I smiled at her and thought Oh Shit, here we go.


“Sun,” she said again. “In about half an hour, you’ll be marrying Phoebe. I’ve made certain that nobody’s out there who will object when the preacher asks, so I think it’s pretty much a shoo-in that you’re getting hitched. I want you to know that this means I’m washing my hands of you. You’re her problem now for as long as she’ll have you. This is the same speech that my mother-in-law gave my first husband when we got married all those years ago.”


She paused, pursed her lips and rolled her eyes, “No,” she said, “not my first husband. It was my third husband, Coot, whose mama told me that she was done with him and that he was my problem from then on.” I did get the last laugh though. After the shine faded, which took maybe a week, ten days at the most, I sent him back to her. Coot was a real ass. His mama was probably the only woman who could ever love him.” She paused her speech, reached over and pushed up on my chin. How long had my mouth been hanging open? I had no idea.


“Now,” she kept on, “If you love Phoebe, I reckon you better straighten up and treat her special. I don’t think you’ll ever find another woman dumb enough to put up with you, and I’m not takin’ you back.”


Mom lit a cigarette and squinted against the smoke in her eyes.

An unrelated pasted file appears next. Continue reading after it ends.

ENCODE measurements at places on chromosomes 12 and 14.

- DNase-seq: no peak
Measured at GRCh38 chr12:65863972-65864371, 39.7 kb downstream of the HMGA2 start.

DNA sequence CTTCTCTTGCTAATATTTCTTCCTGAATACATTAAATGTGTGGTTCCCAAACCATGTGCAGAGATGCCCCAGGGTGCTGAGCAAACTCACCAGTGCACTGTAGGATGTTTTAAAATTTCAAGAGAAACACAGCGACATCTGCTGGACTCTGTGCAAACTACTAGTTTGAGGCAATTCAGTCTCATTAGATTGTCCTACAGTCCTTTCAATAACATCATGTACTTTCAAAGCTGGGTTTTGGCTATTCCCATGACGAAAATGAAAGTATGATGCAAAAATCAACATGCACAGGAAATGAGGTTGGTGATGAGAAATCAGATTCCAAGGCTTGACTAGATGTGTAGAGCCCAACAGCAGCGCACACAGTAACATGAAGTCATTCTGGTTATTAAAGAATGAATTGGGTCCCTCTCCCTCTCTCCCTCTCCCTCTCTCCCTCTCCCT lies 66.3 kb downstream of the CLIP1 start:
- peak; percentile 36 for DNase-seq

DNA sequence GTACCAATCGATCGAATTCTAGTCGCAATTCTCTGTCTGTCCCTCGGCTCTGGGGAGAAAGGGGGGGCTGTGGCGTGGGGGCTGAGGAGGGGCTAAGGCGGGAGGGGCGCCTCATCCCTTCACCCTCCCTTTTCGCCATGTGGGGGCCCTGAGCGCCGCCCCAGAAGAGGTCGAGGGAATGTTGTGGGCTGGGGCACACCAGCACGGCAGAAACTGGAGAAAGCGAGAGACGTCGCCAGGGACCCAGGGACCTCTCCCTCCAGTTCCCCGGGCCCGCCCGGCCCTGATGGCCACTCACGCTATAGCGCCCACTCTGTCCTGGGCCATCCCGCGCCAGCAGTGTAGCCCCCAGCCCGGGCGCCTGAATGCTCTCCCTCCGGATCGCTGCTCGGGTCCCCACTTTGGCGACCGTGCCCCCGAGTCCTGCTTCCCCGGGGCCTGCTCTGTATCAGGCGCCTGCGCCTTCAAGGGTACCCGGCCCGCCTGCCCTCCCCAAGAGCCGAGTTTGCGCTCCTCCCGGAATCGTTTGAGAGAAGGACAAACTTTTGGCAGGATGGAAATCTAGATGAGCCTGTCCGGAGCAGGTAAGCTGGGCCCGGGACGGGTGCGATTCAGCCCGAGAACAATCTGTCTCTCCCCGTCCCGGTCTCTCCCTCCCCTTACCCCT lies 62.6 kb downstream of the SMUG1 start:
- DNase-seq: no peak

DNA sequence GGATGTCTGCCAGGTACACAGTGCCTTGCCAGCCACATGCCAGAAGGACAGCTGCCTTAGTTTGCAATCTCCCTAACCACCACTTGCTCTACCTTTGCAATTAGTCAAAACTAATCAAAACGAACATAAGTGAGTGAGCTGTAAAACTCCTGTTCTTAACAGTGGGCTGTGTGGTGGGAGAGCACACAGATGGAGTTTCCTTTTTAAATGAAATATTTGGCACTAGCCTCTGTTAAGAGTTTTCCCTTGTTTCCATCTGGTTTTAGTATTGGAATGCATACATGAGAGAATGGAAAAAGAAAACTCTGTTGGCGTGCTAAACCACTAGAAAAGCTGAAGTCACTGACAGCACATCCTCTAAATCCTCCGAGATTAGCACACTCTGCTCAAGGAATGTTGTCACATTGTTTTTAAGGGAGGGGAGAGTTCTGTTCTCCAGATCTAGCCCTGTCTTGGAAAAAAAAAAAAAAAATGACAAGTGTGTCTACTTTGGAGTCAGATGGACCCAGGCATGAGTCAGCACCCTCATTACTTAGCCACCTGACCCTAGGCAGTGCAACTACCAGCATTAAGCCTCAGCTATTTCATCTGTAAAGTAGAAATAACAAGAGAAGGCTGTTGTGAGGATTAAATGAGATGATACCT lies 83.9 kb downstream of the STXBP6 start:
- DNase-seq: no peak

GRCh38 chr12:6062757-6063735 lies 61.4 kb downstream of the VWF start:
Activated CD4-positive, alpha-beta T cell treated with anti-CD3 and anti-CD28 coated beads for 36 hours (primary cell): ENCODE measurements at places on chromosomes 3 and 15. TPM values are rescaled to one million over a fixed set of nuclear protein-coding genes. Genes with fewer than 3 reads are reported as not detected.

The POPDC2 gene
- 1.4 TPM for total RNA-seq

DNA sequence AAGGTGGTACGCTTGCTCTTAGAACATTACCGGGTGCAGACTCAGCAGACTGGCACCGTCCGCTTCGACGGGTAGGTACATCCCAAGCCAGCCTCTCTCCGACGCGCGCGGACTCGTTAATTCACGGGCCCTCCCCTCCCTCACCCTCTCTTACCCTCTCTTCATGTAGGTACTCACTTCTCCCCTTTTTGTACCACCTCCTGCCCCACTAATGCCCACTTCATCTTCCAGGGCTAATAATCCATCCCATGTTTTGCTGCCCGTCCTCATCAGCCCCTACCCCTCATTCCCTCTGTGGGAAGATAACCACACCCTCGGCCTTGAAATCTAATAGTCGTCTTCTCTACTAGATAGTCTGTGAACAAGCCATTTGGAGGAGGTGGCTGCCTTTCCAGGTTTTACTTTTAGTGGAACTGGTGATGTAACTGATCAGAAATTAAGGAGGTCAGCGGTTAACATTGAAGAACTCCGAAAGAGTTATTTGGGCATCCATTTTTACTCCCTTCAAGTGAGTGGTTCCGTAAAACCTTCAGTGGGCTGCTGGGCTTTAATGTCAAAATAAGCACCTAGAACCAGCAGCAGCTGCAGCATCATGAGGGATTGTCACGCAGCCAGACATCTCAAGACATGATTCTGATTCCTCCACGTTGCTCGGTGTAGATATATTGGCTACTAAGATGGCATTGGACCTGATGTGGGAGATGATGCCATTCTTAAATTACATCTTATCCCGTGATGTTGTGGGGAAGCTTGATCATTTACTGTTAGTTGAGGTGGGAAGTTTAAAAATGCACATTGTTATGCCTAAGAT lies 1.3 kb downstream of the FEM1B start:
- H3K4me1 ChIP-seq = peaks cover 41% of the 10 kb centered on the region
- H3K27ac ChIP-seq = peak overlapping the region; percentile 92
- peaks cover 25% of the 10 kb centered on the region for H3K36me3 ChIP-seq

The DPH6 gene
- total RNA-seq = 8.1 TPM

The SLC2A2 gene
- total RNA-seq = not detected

“You understand, boy? You better treat that girl good.” Mom stood and smoothed down the front of her dress. She spun towards the door and started walking.


“Mom?” I implored.


She lifted her fist above her shoulder and slowly raised her middle finger as she walked out of the room. It was nice to know that we had her blessing.


Shortly after, Dave and Russ wandered back in to finish dressing.

This week’s prompts were:

  1. you’re her problem now
  2. …but first, let’s look at the stars
  3. no, not my first husband

OLWG · writing

OLWG# 270- Gibson

Written for OLWG# 270

Then Gwen lifted the coupe glass that held her cocktail and peered at me over the rim.

Her charcoal grey eyes smiled.

I could smell the gin as she stirred her drink with the onion skewer.

She sipped, her eyes closed, as she savoured the flavour.

Long thin fingers, tipped with long red nails, lifted and twirled the skewer. Liquid streamed at first, and then slowly dripped from the end.

Slowly, sensuously she teased the first of three pearl onions free, using her lips and teeth.